Hello, ARSC!

My name is Joseph Gallucci and I am the Project Archivist at the Los
Angeles Philharmonic Archives. I'm hoping to engage the collective
expertise of the ARSC listserv to ask for assistance with an upcoming
exhibition at the Hollywood Bowl Museum that we're working on which is
slated to open in Summer 2019. The exhibition focuses on the LA Phil's
unique collection of live concert recordings from the Hollywood Bowl which
were recorded between 1954-1959.

We are interested in any information you can provide about the following

1. Aside from the LA Phil did any other orchestras record live performance
audio in the 1950s? I'm aware of the Standard Symphony Hour and the SF
Symphony and LA Phil's participation in that program, but I'm keen to know
which other US orchestras either recorded their own performances during
this time period or partnered with local radio stations to broadcast their
concerts. Furthermore, which equipment/techniques would have been used to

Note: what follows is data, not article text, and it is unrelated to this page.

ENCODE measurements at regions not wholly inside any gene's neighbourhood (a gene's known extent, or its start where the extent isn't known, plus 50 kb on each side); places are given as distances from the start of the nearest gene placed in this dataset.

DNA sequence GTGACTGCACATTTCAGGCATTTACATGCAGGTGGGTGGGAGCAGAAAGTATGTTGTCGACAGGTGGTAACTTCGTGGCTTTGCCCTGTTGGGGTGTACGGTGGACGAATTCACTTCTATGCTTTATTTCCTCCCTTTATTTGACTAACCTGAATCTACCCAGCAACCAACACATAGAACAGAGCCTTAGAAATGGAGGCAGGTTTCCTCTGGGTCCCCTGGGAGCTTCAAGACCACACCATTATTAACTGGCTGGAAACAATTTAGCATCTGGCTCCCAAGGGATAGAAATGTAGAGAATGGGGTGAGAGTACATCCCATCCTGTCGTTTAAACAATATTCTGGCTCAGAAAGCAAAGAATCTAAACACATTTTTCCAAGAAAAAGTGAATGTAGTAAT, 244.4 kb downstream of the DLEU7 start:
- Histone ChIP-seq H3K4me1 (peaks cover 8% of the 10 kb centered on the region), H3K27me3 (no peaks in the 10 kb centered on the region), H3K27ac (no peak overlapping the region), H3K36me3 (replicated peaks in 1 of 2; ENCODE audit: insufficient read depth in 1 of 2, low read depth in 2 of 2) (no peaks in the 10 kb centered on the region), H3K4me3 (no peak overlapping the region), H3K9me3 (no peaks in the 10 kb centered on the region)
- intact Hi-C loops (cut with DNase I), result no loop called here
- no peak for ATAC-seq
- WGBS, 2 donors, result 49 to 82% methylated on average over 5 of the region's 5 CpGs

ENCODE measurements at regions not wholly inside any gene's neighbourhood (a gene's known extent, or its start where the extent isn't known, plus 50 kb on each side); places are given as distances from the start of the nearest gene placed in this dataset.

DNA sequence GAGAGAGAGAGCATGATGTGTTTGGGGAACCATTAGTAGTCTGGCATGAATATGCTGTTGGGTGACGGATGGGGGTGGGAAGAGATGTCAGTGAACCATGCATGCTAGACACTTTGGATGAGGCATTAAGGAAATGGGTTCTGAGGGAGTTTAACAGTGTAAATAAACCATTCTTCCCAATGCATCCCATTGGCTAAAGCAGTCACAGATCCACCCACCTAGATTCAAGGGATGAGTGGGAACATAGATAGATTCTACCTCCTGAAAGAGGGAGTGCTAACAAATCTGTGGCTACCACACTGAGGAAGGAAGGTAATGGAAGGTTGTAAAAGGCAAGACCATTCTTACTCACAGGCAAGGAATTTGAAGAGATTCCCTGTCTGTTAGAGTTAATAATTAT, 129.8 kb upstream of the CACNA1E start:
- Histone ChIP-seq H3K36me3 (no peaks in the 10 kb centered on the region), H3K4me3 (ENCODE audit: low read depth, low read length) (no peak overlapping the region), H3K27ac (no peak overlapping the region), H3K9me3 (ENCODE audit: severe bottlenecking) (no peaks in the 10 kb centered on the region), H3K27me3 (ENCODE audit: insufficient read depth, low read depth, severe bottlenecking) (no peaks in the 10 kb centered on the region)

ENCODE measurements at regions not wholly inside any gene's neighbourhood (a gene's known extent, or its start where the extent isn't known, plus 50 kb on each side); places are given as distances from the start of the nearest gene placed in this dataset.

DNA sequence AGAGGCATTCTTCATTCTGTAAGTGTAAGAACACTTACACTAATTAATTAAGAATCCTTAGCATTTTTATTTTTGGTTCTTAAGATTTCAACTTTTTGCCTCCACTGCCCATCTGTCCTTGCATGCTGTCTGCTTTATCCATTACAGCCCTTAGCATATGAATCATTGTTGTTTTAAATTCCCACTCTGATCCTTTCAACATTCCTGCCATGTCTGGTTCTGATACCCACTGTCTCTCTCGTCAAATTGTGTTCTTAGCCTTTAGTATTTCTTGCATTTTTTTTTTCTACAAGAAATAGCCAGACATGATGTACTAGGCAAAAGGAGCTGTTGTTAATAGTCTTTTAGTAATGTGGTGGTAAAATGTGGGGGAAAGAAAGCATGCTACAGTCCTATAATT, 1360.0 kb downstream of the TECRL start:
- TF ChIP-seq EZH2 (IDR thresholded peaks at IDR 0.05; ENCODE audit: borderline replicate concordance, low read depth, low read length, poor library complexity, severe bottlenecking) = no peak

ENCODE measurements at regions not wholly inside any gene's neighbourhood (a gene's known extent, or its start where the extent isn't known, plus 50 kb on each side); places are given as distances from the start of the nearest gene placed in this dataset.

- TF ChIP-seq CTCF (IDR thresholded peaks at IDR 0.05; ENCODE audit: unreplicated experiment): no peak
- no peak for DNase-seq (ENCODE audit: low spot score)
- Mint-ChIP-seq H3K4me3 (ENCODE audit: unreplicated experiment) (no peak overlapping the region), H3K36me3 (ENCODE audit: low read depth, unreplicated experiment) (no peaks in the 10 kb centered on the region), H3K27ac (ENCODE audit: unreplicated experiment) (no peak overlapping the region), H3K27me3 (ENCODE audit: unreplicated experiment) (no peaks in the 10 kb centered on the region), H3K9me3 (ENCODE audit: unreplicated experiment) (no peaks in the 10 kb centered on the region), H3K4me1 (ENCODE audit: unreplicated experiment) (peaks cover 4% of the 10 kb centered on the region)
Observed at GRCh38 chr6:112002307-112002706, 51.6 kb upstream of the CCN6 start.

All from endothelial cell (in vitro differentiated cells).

produce these recordings, and was this work coordinated by someone on
staff? We have reached out to a number of symphony orchestras around the
country with this question but I wanted to throw this out here as well.
Please note we're interested particularly in live performances and not
commercially-released studio recordings.

2. There's a chronological gap in our recordings around the summer of 1958
where it seems no concerts were recorded. We have one (untested) theory
that this gap may have had something to do with the American Federation of
Musicians' strike against film studios in 1958. Does anyone have any more
details about how musicians' unions impacted symphony orchestras' abilities
to record or broadcast their own concerts during this time period?

3. Does anyone know if James Petrillo, one-time President of the AFM,
deposited his archives anywhere? We've reached out to both the LA and NYC
AFM offices, but are wondering if his personal papers might exist in
another institution.

4. Does anyone have insight into, or can point to any writing on the
subject of the configuration/design of 1/4" audio tape reels? By which I
mean the plastic or metal reel the tape sits on, not the tape itself. I'm
interested in the physical composition of reels as well as their designs
(windowing, sprockets, etc). If anyone has any insight into the above as it
pertains to reels which were widely used in the 1950s, that would be
especially helpful.

I know this is a lot to ask but I appreciate any help that anyone on this
listserv can provide!

Joseph Gallucci, M.A.
Media Archivist
(347) 712-2423